Silver's “fractured market” with low investor demand

In the Lead: “Silver’s cloudy lining”

Platinum gained $2 to open at $1,548 per ounce while palladium lost $1 to ease to $588 the ounce this morning. Rhodium remained at $1,650 after having shed $25 in the previous session. Swiss Customs data released this morning shows platinum imports to have totaled 2.36 tonnes in October versus September’s 6.33 tonnes. Palladium imports amounted to 368 kilograms versus more than ten times as many in September.

Metal Miner’s Taras Berezowsky points out that “In a recent FT article, Johnson Matthey forecast that palladium would trade at an average of $650 per ounce over the next six months, and platinum to trade at $1,650 per ounce during the same time period. Russian agency Gokhran, the body in charge of selling Russia’s infamous palladium stockpiles, announced they would drastically reduce stockpile sales to 145,000 ounces next year – a more than 400 percent decrease – according to the article. In the short-term, however, investors have been selling off; physical palladium ETFs will sell 215,000 net ounces of palladium, whereas they bought 1.1 million ounces last year.”

To say that global conditions remain fragile pretty much everywhere one cares to look is to understate things by some margin. Yes, the US economy grew by 2% in the third quarter, but that figure constitutes a half-percent scaling back from previous estimates. Yes, Moody’s reaffirmed the ratings of the US but the unraveling of the congressional committee (there really isn’t anything ‘super’ about it) actually poses a material threat to America’s economy in the near-term. Bloomberg notes that “The committee’s failure to reach a deal means several tax programs, including a payroll tax holiday, risk expiring at the beginning of next year, weighing on the household spending that accounts for about 70 percent of the world’s largest economy.”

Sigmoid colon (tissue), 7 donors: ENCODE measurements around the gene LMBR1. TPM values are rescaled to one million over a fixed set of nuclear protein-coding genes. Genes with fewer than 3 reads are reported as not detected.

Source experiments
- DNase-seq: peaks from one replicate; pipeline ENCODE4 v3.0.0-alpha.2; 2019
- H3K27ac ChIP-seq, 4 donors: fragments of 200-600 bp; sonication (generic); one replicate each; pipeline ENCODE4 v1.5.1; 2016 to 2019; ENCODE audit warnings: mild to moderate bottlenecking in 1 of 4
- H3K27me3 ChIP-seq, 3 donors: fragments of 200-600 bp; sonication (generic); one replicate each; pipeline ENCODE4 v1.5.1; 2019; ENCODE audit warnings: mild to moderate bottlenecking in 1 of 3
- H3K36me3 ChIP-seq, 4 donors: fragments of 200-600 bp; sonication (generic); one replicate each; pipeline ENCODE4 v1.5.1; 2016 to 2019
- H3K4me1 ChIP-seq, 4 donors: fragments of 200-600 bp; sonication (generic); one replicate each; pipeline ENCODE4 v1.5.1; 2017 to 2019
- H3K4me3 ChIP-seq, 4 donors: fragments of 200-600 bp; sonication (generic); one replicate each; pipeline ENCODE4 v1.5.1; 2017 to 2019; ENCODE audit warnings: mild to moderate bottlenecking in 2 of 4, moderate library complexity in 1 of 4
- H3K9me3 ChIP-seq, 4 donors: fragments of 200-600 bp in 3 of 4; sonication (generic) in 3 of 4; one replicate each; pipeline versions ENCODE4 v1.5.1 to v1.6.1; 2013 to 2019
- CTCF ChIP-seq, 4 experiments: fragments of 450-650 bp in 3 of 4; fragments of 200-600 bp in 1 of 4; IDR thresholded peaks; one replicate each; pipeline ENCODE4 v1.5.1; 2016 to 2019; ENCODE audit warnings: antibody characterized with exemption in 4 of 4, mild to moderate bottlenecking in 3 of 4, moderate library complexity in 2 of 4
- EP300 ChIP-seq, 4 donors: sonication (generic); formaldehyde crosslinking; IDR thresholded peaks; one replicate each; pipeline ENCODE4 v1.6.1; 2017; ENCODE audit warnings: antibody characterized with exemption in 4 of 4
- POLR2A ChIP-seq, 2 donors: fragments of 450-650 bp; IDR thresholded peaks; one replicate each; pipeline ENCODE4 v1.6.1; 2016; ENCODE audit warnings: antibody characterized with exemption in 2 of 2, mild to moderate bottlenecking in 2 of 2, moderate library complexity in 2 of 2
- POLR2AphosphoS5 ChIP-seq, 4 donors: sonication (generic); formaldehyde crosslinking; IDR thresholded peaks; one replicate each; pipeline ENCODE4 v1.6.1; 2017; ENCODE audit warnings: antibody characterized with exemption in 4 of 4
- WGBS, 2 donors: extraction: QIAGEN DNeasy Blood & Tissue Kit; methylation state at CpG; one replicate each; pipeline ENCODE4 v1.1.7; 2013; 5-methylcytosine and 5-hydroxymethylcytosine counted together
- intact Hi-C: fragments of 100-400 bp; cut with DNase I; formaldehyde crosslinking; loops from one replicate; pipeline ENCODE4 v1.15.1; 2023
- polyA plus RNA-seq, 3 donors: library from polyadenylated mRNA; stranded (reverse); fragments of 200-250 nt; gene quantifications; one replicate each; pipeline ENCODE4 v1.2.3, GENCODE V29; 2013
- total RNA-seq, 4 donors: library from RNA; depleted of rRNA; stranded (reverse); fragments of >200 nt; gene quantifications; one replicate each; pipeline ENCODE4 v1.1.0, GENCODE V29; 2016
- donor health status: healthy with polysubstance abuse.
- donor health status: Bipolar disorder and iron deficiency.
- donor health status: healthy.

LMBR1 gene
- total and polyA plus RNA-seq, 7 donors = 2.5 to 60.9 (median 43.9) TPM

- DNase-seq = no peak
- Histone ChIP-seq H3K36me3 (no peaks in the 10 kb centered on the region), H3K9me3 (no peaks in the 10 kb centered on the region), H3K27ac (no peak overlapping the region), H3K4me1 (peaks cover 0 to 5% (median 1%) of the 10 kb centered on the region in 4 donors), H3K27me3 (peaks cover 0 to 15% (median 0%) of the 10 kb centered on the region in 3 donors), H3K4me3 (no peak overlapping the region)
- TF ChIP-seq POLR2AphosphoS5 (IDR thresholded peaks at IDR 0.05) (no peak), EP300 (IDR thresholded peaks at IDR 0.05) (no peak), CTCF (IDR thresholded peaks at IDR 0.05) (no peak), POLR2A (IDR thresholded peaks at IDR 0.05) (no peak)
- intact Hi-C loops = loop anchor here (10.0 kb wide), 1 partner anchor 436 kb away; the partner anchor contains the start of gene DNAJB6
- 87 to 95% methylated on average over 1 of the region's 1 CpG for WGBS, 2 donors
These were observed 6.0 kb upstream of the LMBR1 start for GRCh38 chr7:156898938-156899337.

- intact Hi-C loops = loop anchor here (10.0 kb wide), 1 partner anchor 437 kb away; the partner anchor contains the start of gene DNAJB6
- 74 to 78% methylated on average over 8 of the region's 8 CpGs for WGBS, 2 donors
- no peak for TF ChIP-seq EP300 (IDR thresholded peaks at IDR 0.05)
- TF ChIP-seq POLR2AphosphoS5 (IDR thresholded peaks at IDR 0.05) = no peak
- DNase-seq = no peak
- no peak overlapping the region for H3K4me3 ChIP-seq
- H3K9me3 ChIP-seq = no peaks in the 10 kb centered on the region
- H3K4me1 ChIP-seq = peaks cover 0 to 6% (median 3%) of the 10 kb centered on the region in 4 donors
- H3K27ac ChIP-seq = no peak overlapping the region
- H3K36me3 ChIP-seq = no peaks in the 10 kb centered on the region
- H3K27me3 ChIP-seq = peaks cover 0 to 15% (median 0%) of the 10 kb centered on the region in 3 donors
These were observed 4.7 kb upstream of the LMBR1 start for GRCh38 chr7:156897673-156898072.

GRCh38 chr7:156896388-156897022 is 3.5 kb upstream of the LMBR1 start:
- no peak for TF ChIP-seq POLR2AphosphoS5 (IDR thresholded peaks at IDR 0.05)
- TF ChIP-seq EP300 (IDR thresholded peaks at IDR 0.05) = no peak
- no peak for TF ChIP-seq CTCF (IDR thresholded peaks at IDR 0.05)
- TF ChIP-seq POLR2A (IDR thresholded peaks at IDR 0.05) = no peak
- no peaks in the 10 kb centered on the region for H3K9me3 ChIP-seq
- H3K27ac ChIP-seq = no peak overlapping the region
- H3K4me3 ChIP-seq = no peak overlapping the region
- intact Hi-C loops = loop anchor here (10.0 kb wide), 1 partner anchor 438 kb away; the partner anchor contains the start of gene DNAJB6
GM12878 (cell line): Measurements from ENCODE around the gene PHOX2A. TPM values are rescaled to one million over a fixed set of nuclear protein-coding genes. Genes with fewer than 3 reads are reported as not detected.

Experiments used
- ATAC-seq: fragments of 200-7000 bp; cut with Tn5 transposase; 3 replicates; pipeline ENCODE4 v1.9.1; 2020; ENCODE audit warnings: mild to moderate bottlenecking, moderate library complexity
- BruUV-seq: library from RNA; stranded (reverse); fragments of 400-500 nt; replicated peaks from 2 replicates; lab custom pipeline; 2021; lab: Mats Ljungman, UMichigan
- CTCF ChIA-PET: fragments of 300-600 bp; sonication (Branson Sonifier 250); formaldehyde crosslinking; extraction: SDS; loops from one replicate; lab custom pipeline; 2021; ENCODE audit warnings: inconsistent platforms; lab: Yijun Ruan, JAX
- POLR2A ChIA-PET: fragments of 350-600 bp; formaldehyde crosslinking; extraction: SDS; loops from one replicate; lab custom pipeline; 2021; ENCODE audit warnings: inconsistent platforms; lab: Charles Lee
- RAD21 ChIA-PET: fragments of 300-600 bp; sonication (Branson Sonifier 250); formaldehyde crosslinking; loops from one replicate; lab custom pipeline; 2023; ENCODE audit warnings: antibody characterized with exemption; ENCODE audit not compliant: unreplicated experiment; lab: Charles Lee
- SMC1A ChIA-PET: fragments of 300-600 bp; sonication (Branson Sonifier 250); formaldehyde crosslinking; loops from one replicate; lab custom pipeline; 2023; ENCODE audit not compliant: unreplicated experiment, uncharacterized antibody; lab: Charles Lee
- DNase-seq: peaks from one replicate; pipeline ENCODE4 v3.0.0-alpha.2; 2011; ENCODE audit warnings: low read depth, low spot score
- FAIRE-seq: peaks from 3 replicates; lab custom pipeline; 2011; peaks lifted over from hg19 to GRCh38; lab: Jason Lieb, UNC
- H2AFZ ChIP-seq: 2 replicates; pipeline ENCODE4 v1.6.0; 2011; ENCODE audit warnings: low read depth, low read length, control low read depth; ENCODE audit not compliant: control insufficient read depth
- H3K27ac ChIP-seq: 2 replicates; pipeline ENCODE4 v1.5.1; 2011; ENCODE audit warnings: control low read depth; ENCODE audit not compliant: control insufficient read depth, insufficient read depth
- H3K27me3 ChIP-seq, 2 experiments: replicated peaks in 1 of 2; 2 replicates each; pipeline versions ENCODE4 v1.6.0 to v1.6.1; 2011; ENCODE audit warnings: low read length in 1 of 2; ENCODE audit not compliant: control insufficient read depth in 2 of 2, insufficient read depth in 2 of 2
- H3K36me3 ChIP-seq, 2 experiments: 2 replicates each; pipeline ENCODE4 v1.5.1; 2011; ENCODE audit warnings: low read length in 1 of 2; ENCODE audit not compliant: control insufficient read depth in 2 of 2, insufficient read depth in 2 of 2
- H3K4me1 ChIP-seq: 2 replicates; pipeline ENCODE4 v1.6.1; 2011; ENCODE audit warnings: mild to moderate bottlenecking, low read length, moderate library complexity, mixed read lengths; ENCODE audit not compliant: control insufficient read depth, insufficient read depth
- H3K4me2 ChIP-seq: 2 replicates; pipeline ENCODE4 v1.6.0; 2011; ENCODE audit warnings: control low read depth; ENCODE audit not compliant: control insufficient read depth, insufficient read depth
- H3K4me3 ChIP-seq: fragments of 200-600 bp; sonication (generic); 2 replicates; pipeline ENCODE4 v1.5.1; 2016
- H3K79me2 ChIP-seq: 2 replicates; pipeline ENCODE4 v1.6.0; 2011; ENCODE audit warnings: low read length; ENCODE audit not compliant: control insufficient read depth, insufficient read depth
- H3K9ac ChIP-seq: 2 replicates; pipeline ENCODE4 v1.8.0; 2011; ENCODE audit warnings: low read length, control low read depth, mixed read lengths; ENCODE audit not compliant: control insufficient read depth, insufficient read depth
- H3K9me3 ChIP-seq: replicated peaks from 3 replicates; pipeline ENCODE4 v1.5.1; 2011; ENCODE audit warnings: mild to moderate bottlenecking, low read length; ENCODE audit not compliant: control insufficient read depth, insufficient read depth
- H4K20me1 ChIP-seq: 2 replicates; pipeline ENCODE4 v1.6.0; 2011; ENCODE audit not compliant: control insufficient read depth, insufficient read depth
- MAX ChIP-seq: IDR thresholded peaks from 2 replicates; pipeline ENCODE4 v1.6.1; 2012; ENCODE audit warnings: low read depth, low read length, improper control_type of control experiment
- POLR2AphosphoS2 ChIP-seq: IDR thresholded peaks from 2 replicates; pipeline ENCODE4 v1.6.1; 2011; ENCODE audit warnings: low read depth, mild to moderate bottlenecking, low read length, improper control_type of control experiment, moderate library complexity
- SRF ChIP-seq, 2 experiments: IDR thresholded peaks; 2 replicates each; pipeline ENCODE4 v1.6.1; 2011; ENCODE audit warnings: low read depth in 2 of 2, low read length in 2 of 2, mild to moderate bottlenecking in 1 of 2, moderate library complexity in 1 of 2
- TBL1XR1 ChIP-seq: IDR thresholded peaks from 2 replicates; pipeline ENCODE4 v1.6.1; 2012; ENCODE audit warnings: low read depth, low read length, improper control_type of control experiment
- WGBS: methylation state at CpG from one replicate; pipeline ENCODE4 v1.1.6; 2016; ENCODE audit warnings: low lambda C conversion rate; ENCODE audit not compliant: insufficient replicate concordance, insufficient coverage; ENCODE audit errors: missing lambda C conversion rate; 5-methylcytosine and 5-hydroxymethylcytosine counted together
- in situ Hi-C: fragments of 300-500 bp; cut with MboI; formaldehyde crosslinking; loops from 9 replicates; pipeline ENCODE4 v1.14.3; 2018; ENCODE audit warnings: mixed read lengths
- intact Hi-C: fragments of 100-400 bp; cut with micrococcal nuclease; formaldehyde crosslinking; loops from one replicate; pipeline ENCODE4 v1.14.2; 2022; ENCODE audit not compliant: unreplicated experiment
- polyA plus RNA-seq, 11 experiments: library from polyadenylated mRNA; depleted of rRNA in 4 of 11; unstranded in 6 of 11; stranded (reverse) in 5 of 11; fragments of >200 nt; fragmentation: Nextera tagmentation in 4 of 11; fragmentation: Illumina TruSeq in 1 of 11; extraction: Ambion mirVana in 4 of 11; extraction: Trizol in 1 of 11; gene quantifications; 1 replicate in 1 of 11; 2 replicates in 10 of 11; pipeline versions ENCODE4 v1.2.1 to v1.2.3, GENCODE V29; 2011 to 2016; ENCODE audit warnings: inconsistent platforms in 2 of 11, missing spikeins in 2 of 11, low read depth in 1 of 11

Yes, France still has its AAA rating as of this morning, but the bond market sure isn’t trading the country’s debt as if it had such a coveted crown. Monday’s Moody’s warning that the nation could lose part of that alphabet soup is still reverberating in the markets. GFT Forex analyst Kathy Lien cautioned that “a downgrade of France would cause far more carnage on the market than a downgrade of Spain or Italy, even though it would all be extremely bad on the market.”

Yes, China is still growing but witness its stock market dropping for a fifth session on the anxiety resulting from caving property investment, slowing exports, and a World Bank warning that short-term risks to growth are omnipresent. East Asia in general (excluding China) will grow at a projected 4.7% rate this year, and that is lower than the previous estimate of 5.3%. Some investors have begun shifting funds out of Asian countries and BRICs in general lately.

A while back we reported on the environmental disaster that large-scale gold mining is bringing about in Peru’s forests. We leave you today with a piercing insight into Colombia’s new “drug” of choice: gold. Forget cocaine, that’s so…80’s. The drug barons of the country have shifted their efforts (and millions) into what is apparently more profitable and…much easier to “move.” This four minute BBC video clip shows you just what gold fever has engendered and why the mob is so fascinated with the yellow metal.

Stunning.

Until tomorrow,

Jon Nadler is a Senior Metals Analyst at Kitco Metals

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About the Author
Jon Nadler Jon Nadler is a Senior Analyst at Kitco Metals Inc. North America
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